Why doesn't beer need a hechsher?

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    Why can we drink Budweiser without a hechsher?


    because the major Kashrus organizations say you can.

    heres a statement from OU:

    a little wishy-washy.

    a more decisive statement from cRc:

    “All unflavored beers, domestic and imported, with no additives listed on the ingredient label are acceptable, even without a Kosher certification. This applies to both USA and imported beers, including non-alcoholic and dark beers.”

    flavored beers need a heksher


    Beer is a defined beverage. Stated differently, when a product is sold as an unflavored beer, it can contain only barley, malt, hops, and, in some instances, rice. The proportions of those ingredients, the geographic origin of them, the specific strains of various plantings, the water, and the brewing process are the variable factors that cause one beer to taste different from another.

    But, the long and the short of it is that “beer” means a fermented beverage brewed from the above-noted grains. Anything else is not beer.

    This is similar, in some respects, to the manner in which ice cream and chocolate were viewed in the U.S. in the 1950s. At that time, ice cream meant cream, sugar, and perhaps some natural flavor; chocolate was cocoa, milk, and sugar. A survey of people in their 70s and 80s will likely disclose that the accepted practice among frum yidden was to enjoy ice cream and chocolate without a hechsher (for those who eat cholov stam). But at some point in time, various additives were thrown into the mixing bowl, and the practice of eating any ice cream or chocolate came to a screeching halt. Fortunately, beer has not been subjected to such innovations, except to the extent that lime and lemon and other oddities are being added to the classic shalosh seudos beverage of choice. It is, to a purist, somewhat sinful, and conjures the same nose-wrinkling difficulties associated with flavored coffee.

    Actually, coffee and tea may offer a fair comparison to beer – it’s coffee, it’s tea, it’s beer.

    At one time, incidentally, fish by-products were used to skim some of the scurm from the fermented beer (during the brewing process). But that process was acceptable because the fish by-products (dried dead fish parts) was scattered atop the mixture and then skimmed off, along with the unwanted foam from the beer. So, nothing from the dead fish remained in the beer; the point was to actually pull all of that stuff out, along with the top layer of brewing beer.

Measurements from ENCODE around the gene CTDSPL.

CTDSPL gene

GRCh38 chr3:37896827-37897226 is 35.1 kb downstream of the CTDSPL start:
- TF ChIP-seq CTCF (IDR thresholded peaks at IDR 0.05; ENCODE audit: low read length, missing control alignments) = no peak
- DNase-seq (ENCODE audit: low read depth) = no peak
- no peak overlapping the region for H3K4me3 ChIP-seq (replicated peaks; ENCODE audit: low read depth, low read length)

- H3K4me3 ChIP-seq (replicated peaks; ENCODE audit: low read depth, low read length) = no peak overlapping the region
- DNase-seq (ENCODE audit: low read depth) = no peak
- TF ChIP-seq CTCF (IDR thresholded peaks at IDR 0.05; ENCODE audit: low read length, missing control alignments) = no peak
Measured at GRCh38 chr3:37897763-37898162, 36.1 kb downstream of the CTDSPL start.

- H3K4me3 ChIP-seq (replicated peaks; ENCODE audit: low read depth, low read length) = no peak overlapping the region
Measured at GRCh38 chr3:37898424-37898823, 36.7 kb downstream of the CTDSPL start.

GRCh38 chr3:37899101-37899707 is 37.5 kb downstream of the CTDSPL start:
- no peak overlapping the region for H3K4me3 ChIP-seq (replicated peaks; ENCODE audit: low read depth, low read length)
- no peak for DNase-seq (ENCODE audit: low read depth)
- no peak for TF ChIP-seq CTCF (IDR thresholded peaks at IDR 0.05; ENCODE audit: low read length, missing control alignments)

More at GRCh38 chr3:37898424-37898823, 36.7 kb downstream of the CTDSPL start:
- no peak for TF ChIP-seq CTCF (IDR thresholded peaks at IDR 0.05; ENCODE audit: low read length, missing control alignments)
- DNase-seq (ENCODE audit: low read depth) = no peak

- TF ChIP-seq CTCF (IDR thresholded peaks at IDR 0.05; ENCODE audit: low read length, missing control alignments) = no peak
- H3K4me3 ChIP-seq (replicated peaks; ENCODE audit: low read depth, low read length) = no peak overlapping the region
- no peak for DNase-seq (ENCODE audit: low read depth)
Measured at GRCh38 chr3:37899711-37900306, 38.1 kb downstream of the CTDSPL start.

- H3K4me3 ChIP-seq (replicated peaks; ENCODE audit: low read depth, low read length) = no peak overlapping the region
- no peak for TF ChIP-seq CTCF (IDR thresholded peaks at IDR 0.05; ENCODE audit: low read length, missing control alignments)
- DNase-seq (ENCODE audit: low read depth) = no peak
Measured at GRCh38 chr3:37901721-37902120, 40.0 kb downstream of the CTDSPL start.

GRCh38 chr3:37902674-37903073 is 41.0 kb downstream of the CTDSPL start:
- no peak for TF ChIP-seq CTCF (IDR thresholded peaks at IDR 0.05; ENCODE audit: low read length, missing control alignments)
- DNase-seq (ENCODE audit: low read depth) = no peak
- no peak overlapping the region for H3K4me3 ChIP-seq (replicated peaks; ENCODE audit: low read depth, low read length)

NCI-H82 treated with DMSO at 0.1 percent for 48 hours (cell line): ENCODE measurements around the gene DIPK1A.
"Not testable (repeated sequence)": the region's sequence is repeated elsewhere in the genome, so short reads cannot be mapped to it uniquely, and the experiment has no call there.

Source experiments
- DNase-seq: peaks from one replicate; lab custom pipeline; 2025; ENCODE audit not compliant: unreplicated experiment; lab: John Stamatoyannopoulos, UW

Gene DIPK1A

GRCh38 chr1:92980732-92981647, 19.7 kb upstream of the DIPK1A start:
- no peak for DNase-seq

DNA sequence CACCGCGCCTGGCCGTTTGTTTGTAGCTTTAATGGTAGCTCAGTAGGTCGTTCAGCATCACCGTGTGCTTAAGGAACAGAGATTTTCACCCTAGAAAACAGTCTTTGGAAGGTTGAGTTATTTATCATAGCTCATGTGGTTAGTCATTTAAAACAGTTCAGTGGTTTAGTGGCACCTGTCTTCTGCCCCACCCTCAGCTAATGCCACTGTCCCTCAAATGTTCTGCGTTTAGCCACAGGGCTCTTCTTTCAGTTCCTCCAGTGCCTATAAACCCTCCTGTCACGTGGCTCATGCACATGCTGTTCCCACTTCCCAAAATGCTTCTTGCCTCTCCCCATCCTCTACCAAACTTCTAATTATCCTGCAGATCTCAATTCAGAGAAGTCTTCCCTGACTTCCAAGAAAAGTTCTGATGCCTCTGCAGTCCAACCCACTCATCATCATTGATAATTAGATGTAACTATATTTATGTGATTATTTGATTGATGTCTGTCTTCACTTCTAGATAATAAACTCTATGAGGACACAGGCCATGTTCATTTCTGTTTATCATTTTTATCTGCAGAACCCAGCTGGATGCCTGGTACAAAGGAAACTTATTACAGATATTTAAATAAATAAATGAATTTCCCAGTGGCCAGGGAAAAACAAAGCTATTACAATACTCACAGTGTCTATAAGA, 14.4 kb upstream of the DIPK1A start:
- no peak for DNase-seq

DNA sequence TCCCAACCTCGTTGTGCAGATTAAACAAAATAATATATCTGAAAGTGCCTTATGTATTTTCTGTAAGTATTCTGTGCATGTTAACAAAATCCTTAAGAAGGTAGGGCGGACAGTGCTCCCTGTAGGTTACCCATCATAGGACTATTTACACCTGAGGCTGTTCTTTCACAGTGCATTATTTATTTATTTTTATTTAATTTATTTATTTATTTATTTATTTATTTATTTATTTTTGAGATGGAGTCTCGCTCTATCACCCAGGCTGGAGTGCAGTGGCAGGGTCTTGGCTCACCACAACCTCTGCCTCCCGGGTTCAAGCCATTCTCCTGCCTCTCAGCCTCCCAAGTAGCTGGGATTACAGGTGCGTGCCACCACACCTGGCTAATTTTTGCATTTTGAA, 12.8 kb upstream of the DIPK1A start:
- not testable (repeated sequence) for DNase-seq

What will we do if we ever need a hechsher on beer? What will we drink?


    Learn to brew beer at home! Its actually not that hard and with a little bit of effort can produce amazing results. (Often better that what you can buy in the store)


    BS”D Doesn’t Coors still have an OU? Guinness is supervised by the KF of London IIRC although not marked as such, and with the trend towards more hechsherim on more products I am sure more beers will be available with certification.

    Besides isnt Maccabee still exported to the US? It shares both a Badatz hechsher and a similar taste with Sano cleaning products but Sano products would look funny at a sholom zochor.


    Miller’s has an O-K & Sam Adams has the Star-K.


    I don’t understand if beer is unflavored why does it need a hechsher?


    The CRC has got it right

    most people are under the mistaken belief that colour determines kashruth of beer but many things can make a beer dark

    and flavourings can be found (but labelled in a world of allergies) in lighter beers

    you can stick to the declining sales of ntional macro-brands, and are missing out on flavour. The macro brands put money into advertising rather than ingrediants, beginning in the late sixties.

    In almost every case, I have either contacted the brewers directly through their site or read a full description of the beer at http://www.ratebeer.com

    A head of a major kashruth organization has told me I can do that, and recently, even in a case where a tiny amount of say raisins was added to the vat

    BTW, He’brew Brewing (not a joke) has KSA hechsher on complex dark beers


    it depends who you you ask. according to rav hershel shachter, even water needs a hechsher nowadays, because of the way things are manufactured nowadays, the machines are interchangeable, and you can have a lard melting machine being used to filter spring water the next week……

    ask your rav

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